Rule 43 and the Eroge Industry

This Article May Be NSFW

I’ve been wanting to write an article about something for a long time, but finding an entry point and the time to write it, on top of the other things I’ve been doing, is proving to be a bit of a problem. I am a huge fan of visual novels. It all started with 11eyes, which in turn started with me listening to its opening theme and getting drawn in by its black-and-red colored, gory, yet heroic visuals and strange, color-palette-filtered world. It should be noted that 11eyes is basically the only eroge I’ve played before watching its anime adaptation, but that’s because most of the ones I do like, the action-focused ones, rarely get chosen for anime adaptation, with the romance-focused ones being king.

This, in turn, ties into another one of my interests. I’m a huge fan of superheroes, Sentai, Kamen Rider, magical girls – even super robots, since they portray robots not as war machines, but as heroes who fight for peace and justice. I’m very much a Sayaka-type, if that wasn’t made clear. But finding eroge about transforming heroes is an uphill challenge, and this ties into a third point. The internet’s rule 43.

“The more pure and innocent something is, the more fun it is to corrupt it.”

While magical girls have had staying power among older audiences for some time now, with shows like Twin Angel and Madoka capturing their attention, I can’t help but notice a certain trend in the eroge industry. If one were to search under Getchu.com’s tags for “Henshin Heroine” or “Magical Girl”, the results would speak for themselves. It’s…. how do I put this bluntly?

Rape. Rape and tentacles and sexual exploitation are the order of the day for most girls who can be considered heroic. Whether they’re a holy knight or a Gavan-esque space policewoman, they’re likely to be investigating a case that ends up very badly for them. Now, not every game is like this. There are quite a few visual novels that keep the heroic atmosphere and make all the ero scenes consensual. Stuff like ALICETALE and Legend Seven and ColorfulCure. I’m grateful that games like this exist, and I’ve played or want to play most of them. Even techno-magical cases like Zero Infinity fit the criteria of game I’m looking for.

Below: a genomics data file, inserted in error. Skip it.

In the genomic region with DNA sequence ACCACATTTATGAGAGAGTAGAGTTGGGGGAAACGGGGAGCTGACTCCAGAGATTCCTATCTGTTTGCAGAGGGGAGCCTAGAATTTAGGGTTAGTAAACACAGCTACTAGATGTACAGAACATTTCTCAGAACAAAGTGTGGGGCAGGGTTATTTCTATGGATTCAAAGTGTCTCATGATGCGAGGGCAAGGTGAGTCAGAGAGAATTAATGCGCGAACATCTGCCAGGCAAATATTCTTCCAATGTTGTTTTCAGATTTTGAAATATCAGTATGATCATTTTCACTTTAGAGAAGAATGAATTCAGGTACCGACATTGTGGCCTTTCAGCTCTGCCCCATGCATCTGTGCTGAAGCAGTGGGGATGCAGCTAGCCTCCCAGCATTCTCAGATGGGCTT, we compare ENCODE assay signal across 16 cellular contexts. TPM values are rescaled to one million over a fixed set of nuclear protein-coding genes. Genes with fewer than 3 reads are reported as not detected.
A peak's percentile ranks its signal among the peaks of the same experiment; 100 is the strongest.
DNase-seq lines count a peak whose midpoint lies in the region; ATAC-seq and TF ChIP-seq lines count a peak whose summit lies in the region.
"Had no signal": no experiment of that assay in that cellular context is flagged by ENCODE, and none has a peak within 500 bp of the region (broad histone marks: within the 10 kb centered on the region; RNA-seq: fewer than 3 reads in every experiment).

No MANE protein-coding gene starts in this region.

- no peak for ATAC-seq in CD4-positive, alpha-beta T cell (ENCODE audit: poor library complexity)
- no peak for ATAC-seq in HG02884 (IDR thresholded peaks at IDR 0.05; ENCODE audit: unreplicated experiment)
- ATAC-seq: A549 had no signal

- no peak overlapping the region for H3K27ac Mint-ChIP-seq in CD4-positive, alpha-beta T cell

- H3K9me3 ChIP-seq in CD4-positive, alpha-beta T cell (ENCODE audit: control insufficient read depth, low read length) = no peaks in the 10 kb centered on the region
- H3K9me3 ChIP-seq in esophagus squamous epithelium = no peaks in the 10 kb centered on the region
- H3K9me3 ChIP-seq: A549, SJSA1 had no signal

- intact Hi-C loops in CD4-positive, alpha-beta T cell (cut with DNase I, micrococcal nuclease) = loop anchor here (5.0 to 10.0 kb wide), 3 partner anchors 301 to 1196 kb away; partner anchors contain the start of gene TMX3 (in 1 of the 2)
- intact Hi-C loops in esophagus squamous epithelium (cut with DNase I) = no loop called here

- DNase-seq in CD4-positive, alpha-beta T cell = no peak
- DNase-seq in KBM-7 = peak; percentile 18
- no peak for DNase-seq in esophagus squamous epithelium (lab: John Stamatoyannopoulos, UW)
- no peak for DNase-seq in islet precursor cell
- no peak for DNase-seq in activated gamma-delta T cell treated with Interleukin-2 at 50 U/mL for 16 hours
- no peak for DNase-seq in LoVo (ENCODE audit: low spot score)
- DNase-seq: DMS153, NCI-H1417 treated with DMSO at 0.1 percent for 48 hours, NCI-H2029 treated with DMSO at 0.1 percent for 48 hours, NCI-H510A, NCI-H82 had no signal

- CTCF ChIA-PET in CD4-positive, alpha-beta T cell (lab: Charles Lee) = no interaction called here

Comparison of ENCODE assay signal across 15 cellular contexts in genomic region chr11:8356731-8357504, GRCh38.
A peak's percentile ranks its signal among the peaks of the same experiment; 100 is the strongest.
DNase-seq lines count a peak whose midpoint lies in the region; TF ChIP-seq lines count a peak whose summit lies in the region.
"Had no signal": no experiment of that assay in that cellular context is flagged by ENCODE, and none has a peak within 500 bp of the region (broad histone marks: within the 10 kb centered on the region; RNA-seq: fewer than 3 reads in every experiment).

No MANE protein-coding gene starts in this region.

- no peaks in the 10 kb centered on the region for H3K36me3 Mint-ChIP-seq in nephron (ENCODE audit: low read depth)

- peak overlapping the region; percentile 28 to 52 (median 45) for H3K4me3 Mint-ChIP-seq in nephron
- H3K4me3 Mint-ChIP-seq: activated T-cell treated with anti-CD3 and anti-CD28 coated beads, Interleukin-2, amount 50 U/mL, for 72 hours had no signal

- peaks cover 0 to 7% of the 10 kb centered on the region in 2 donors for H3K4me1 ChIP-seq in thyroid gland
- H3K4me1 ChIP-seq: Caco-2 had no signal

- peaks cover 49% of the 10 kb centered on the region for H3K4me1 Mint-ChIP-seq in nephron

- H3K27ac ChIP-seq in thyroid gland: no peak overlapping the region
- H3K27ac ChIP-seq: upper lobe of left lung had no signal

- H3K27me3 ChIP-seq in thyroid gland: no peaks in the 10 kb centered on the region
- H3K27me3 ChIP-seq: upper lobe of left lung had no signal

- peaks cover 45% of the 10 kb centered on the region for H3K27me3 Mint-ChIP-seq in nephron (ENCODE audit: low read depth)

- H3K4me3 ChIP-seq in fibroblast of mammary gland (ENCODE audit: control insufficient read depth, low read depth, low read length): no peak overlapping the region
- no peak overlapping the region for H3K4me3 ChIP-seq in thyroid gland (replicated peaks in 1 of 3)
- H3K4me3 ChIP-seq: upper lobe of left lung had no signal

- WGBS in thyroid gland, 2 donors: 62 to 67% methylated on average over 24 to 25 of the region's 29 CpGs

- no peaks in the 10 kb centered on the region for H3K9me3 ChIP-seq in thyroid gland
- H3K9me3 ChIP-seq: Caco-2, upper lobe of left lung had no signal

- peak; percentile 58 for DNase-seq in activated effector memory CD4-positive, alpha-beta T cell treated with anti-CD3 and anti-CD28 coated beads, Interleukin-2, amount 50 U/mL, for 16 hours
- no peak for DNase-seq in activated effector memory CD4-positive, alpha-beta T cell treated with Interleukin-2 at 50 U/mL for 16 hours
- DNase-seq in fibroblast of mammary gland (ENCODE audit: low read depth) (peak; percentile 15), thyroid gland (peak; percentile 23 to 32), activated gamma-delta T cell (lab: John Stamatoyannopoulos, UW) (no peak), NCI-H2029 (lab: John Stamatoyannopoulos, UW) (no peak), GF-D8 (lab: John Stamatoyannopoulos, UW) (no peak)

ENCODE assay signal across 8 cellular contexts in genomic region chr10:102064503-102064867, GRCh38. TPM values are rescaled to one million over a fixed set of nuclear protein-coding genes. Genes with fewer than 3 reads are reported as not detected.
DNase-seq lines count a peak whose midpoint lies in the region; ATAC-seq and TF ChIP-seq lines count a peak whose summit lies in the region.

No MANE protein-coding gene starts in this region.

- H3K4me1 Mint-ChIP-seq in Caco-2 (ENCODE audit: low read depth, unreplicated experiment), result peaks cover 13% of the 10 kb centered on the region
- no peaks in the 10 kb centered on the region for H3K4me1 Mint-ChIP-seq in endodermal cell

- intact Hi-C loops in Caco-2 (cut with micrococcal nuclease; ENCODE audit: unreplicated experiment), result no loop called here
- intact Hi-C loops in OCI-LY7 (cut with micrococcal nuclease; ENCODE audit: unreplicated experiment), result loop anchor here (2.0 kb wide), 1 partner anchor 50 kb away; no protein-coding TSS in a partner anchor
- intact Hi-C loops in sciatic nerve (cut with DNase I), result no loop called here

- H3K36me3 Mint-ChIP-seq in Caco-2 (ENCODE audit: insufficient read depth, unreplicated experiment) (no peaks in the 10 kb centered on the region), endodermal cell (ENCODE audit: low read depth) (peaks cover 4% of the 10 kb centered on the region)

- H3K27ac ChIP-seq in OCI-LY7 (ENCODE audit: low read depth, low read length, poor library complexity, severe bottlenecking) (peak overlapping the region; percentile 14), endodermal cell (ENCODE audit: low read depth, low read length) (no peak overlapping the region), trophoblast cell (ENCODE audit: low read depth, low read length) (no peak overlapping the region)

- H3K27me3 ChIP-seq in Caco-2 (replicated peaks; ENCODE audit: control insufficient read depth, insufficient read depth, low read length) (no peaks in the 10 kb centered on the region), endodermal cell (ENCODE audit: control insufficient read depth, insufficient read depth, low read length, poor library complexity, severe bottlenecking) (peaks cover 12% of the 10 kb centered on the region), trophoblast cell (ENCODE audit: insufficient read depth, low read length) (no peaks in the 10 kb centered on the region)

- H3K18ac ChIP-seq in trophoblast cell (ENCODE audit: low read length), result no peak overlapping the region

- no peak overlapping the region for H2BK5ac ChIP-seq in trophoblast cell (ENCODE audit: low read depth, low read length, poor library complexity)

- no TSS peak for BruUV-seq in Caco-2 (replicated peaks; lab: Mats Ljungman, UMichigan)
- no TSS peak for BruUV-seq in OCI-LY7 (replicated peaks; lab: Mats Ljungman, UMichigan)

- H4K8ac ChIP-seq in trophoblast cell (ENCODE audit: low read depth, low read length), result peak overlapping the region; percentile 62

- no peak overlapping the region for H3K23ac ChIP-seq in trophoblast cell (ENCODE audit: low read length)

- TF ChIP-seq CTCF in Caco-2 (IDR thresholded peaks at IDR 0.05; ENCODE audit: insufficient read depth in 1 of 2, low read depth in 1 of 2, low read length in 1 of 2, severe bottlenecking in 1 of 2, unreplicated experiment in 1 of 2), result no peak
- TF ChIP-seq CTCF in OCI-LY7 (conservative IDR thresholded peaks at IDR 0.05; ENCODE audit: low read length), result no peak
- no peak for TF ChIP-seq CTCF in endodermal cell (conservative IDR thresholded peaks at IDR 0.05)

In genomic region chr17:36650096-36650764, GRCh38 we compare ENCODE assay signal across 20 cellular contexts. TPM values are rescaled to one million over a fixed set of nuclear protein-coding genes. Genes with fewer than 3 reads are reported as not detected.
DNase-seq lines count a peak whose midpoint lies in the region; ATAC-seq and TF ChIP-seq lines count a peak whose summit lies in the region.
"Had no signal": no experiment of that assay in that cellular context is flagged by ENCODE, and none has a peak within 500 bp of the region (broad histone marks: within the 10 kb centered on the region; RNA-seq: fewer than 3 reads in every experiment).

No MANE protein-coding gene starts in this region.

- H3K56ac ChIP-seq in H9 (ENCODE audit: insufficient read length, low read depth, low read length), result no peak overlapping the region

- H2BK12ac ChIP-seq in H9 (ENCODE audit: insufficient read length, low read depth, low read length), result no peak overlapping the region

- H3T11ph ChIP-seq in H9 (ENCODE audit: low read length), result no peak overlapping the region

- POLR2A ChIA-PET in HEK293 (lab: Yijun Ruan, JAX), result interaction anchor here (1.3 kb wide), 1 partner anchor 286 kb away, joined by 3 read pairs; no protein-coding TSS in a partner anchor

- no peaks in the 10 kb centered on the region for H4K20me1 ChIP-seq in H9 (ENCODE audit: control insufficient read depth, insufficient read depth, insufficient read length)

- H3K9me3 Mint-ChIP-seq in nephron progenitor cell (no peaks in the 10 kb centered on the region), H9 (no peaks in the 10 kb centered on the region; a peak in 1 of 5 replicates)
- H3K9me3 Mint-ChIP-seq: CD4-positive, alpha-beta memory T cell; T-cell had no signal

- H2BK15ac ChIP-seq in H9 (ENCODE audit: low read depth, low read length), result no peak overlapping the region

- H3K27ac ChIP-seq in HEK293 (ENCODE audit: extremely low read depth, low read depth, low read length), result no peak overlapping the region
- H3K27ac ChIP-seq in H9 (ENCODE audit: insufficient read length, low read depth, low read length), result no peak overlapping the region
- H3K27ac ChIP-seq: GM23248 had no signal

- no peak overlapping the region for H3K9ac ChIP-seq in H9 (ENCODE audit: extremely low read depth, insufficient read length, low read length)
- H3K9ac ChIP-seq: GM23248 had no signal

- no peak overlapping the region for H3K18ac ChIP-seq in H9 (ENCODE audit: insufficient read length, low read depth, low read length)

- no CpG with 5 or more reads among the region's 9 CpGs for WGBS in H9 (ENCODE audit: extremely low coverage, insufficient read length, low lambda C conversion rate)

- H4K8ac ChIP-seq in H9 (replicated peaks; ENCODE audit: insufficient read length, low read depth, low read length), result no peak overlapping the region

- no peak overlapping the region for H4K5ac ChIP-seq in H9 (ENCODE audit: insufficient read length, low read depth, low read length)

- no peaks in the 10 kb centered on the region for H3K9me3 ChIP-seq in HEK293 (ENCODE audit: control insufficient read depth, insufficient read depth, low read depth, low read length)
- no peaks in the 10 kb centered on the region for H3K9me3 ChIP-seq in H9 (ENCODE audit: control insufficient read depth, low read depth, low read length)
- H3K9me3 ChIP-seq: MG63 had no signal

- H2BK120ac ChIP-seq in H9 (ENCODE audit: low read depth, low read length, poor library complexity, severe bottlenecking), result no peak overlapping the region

I remember the first time I experienced this. It was a game released by Lilim. Kango Sentai Nurseranger. The game features a team of nurse-themed superheroines with cute character designs and a theme song that plays like any heroic theme would. In the actual game, the POV character is a villain, working for the enemies to capture the heroines in tentacles and steal their life energy for his company’s purposes. As far as I can tell, he succeeds in some fashion. Showing the heroines getting friendly with each other doesn’t alleviate that this kind of uncomfortable shock value. Even if tentacles have become little more than a joke in late night anime, in eroge, they still ensnare things strongly.
Now, in most cases the game box art includes tentacles in some fashion so that the buying audience is aware of what’s in store. It’s not the first time I would be tricked into almost playing something like this. The next time would be two games by the company KAI. Walpurgis, with its holy knight motif, was released shortly after the concept of Walpurgisnacht had taken the anime world by storm by being the finale of Madoka Magica. It also had some disturbing, abomination-like villains. Now, normally, one would take this as a sign, but remember, I started with 11eyes. A group of inhuman-looking soldiers not only had compelling backstories, they were the good guys.